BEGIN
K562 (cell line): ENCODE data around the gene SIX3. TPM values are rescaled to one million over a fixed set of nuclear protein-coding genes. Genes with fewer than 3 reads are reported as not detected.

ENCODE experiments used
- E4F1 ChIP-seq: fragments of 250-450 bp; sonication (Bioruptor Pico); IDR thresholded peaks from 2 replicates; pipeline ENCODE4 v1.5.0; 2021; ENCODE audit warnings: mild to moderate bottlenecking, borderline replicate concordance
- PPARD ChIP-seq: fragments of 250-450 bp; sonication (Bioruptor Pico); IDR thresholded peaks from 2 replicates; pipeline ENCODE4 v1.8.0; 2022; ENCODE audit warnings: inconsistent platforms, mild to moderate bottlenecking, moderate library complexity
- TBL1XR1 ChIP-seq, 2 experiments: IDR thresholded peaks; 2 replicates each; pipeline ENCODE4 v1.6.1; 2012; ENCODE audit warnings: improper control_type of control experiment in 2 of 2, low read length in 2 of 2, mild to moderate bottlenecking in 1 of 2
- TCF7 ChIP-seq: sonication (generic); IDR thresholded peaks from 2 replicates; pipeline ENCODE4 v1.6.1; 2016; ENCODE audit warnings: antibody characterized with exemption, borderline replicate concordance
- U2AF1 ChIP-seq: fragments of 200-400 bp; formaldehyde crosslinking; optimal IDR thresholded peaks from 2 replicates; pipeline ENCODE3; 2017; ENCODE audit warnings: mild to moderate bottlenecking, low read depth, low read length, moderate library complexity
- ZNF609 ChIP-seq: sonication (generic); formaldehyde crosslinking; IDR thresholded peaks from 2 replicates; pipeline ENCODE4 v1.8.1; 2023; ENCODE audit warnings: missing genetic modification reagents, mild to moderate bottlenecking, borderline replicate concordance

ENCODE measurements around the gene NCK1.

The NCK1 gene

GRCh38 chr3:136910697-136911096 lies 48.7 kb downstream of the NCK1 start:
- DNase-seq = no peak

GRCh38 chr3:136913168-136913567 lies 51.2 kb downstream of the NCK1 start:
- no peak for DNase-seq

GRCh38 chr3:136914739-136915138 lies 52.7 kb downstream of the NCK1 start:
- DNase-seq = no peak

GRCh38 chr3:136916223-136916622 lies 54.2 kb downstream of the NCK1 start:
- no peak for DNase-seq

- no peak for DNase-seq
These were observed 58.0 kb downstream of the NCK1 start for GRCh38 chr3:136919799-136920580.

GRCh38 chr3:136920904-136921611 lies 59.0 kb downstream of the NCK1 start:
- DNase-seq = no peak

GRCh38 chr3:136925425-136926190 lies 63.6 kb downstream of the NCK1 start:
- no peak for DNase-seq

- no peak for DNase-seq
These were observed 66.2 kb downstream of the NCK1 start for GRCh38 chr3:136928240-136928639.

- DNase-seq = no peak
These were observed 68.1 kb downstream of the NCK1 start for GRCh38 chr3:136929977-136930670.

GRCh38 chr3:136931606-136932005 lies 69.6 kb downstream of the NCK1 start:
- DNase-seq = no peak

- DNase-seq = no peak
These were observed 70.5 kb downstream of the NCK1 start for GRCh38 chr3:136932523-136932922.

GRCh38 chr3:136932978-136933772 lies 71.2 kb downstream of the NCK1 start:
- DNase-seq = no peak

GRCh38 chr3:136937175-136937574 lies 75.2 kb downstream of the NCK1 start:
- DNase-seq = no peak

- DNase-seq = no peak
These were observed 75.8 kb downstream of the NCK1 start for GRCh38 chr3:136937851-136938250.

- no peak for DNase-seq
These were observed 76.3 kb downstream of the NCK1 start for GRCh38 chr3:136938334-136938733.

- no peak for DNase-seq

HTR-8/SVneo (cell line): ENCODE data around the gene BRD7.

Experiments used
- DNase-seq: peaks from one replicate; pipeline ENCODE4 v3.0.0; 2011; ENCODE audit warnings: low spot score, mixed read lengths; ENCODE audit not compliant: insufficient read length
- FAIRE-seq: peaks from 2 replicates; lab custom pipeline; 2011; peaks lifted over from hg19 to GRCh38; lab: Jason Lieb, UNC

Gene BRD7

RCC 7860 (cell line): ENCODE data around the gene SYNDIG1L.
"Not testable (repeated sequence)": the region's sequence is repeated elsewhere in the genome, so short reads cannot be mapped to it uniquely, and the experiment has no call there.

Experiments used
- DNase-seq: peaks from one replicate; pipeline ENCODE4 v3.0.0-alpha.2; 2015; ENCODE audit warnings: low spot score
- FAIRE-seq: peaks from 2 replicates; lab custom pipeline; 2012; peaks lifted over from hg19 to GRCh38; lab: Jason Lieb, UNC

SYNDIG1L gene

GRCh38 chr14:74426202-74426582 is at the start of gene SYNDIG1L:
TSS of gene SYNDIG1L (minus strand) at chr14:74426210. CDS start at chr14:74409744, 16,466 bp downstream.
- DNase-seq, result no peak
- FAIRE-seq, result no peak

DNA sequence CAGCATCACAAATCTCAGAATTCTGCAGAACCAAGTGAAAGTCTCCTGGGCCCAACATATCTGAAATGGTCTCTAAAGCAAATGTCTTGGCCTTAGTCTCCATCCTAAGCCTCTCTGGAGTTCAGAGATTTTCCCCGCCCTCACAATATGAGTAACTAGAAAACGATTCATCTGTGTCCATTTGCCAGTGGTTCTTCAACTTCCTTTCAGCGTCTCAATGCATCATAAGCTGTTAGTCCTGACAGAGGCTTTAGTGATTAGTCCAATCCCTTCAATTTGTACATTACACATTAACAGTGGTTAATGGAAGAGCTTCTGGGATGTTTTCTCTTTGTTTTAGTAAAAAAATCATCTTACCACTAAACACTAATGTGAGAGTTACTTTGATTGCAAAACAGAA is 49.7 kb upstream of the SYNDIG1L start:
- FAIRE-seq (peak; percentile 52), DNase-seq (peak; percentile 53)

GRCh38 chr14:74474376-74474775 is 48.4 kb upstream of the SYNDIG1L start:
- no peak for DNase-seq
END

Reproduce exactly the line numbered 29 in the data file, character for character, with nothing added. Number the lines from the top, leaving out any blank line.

GRCh38 chr3:136931606-136932005 lies 69.6 kb downstream of the NCK1 start: